The F1 racing franchise gained a lot of steam with a stellar 2011 entry that made many aware of the series. It was a top-shelf game in every regard, with impressive graphics and excellent racing action – even if it was hurt by a somewhat sterile presentation. Last year’s game refined what made the highly-polished racing experience even better with a rewind feature to make the demanding gameplay a bit more user-friendly. This 2013 installment doesn’t revolutionize things, but does improve little things here and there to make the overall package better.
The classic mode allows you to play through the ’80s era – complete with graphics that fit the time, although like with the recent WWE 2K14, the sepia-tone filter just looks weird and doesn’t quite evoke memories of watching ’80s TV. It was works a little better here since they also give you a slightly snowy picture, so it’s replicated better. There’s a big difference between the classic racing action and the modern stuff since the newer cars have technology on them that didn’t exist back then – so you have to go without the KERS and DRS assists and rely on pure skill to win.
Handling is quite a bit touchier in the older cars, so even if you do well with the other modes, classic mode requires you to retrain your brain a bit. You’ll definitely want to complete the training mode if you’re new to the series because you need to pay attention to what you’re doing at all times – this is a sim, but one that is a bit forgiving. Still, it’s not as easy to learn as the newer Forza games and does require a feathered touch to do well without assists.
The core racing action is excellent and feels like what a Forza would be with F1 racing, mixed with the PGR franchise’s incredible use of force feedback to aid in racing. There, it would alternate based on the driving surface you were on – so gravel would result in more rumble than being on a traditional road. It was a little thing, but it added a lot to the overall experience. You have that same kind of thing here, only it’s not quite as distracting as it was in that series since the rumble effect could get overbearing at times.
The controls are responsive, although using the PS3′s triggers is far less than optimal – if you’ve got a 360 or high-powered PC, you’re probably better of getting those versions unless you’ve got a trigger-style PS3 pad. Still, it’s easy enough to go exactly where you want to go, but learning the mechanics is key to navigating tough spots – like a large group of cars trying to take a turn at once. If you aren’t careful, you’ll wind up spinning out. Sure, the rewind feature can help you out, but if you don’t learn how to get out of a tricky situation, you’ll eventually run out of rewinds and be stuck having to redo the race anyway. Online play is another great test for your skills since you have no rewinds and will quickly run into trouble if you rush into it before playing enough of the single player game. It’s probably a better learning tool than the single-player stuff though, since it’s actual competition and you can pick up little tips from opponents willing to share them with you – if you can apply them in the race and manage to win, it’s incredibly rewarding.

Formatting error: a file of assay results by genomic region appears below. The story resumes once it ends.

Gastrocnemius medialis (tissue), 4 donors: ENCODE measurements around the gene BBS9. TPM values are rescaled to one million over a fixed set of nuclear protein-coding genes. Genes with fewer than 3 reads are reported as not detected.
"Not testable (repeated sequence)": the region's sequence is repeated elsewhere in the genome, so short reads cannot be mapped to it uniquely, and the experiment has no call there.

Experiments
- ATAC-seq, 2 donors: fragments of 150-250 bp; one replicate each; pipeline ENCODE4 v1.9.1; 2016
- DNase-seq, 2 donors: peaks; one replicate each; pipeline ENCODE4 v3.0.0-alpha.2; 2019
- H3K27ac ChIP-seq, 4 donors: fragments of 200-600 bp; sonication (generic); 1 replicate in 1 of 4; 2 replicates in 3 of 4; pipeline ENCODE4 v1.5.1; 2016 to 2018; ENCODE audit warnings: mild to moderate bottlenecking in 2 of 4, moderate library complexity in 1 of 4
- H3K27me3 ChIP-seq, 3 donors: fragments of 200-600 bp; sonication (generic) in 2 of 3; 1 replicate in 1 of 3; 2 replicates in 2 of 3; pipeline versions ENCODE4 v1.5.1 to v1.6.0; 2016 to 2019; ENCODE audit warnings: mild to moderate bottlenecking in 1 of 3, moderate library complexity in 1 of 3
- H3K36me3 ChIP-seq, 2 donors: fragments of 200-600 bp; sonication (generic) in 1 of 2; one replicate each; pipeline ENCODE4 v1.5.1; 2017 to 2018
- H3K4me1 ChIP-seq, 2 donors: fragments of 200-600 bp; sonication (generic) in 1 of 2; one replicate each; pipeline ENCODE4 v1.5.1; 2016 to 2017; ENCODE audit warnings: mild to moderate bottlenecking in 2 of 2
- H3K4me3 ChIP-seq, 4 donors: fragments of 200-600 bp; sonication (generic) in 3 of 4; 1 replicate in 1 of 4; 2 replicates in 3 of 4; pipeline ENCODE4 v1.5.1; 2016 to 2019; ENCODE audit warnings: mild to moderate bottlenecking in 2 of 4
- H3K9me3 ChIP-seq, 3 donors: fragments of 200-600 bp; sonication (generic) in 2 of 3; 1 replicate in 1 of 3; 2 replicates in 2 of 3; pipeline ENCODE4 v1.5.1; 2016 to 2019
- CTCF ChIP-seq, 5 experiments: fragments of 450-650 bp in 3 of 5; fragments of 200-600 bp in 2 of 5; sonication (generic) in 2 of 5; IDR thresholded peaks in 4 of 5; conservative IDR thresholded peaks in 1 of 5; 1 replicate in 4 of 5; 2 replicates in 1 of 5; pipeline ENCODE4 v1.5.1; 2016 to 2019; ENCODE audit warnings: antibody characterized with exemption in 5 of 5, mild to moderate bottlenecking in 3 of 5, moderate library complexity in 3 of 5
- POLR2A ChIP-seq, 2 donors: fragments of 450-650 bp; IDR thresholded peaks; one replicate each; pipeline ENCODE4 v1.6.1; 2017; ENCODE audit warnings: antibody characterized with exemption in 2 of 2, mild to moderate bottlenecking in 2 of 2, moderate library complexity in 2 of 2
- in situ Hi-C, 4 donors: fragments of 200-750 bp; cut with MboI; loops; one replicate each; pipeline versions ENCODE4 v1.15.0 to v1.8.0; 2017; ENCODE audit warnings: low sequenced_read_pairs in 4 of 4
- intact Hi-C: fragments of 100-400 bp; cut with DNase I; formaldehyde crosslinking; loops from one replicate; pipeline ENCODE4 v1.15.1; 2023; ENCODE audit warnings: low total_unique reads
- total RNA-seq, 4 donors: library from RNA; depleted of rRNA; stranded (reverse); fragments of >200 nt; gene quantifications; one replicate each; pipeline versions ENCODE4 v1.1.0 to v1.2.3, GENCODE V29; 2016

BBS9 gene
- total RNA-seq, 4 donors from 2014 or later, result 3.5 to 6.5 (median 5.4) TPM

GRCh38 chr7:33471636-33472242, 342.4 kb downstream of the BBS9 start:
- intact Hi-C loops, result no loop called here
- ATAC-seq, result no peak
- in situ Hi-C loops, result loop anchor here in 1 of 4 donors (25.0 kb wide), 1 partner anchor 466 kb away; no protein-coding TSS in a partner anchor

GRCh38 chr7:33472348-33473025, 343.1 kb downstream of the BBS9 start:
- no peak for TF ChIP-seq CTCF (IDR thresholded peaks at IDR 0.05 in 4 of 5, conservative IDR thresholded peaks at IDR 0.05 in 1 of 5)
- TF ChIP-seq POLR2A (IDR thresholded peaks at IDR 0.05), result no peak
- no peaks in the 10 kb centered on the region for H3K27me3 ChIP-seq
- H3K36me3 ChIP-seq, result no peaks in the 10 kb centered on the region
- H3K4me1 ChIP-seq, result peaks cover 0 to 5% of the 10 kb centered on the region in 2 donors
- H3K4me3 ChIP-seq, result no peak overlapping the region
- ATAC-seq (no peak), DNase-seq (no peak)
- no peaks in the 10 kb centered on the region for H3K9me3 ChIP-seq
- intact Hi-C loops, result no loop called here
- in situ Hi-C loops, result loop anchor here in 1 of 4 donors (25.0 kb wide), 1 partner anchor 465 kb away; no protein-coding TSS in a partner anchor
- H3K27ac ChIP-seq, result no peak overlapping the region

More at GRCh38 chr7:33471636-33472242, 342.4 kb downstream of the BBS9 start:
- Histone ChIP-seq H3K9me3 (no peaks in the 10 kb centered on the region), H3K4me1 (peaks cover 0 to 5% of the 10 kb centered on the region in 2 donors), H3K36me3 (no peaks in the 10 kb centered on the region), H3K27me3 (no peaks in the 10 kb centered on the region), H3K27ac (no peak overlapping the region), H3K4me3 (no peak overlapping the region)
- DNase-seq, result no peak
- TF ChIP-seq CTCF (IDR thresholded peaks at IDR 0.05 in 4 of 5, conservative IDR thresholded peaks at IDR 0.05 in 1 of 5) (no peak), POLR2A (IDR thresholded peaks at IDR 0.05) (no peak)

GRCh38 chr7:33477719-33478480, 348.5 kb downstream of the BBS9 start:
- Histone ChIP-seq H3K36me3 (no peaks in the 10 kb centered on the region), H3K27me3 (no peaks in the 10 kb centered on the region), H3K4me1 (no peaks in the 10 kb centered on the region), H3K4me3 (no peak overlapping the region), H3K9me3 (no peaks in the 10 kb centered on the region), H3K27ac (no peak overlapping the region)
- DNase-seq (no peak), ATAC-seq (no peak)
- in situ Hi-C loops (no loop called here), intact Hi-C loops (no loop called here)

Visually, F1 2013 doesn’t improve a ton over prior games. Character models are still a massive step down from the beautiful cars and environments – Forza Horizon suffered greatly as a result of using human characters that looked okay, but definitely seemed like slightly better PS2-level models. Here, you only see them in the grand prix mode when you’re in the garage, so they’re not an issue for very long. The on-track visuals are gorgeous with impressive reflection effects on cars and crystal-clear logos. Unlike some games that have some blockiness to on-car sponsor decals, they look perfect here. Tracks look fine as do trackside things like grass that you can interact with and send flying into the air.
There isn’t much to say about the audio outside of the sound effects, which steal the show. Engine roars are powerful and make the machines seem like absolute beasts. When you’re in a crowded pack and surrounded by other cars, you’ll want a quality surround sound system to get the most of the effect – but even with basic speakers, it’ll amaze you. Crashes sound violent, although little scrapes don’t sound as good as they do in other games – to be fair, this could just be due to the vehicles being smaller in size and not having as much surface area to hit. The voiceovers from your crew are fine, but not amazing or anything – they convey information well enough though.
F1 2013 aims to improve the wheel rather than reinvent it. Everything that was great about prior installments is great here, while the driving itself feels a bit more responsive than ever before. The graphics are also incredible despite this being a later-gen game, with only the character models as a negative point. The sound effects are some of the most immersive in racing, and this is one of the few games to actually use rumble to improve the experience for a game. If you’re new to the franchise, you’re better off saving some money and going with an older entry, but if you loved those and have a thirst for F1 racing, give F1 2013 a shot.
Reviewed By: Jeremy Peeples
This review is based on a digital copy of F1 2013 for the PlayStation 3 provided by Codemasters.
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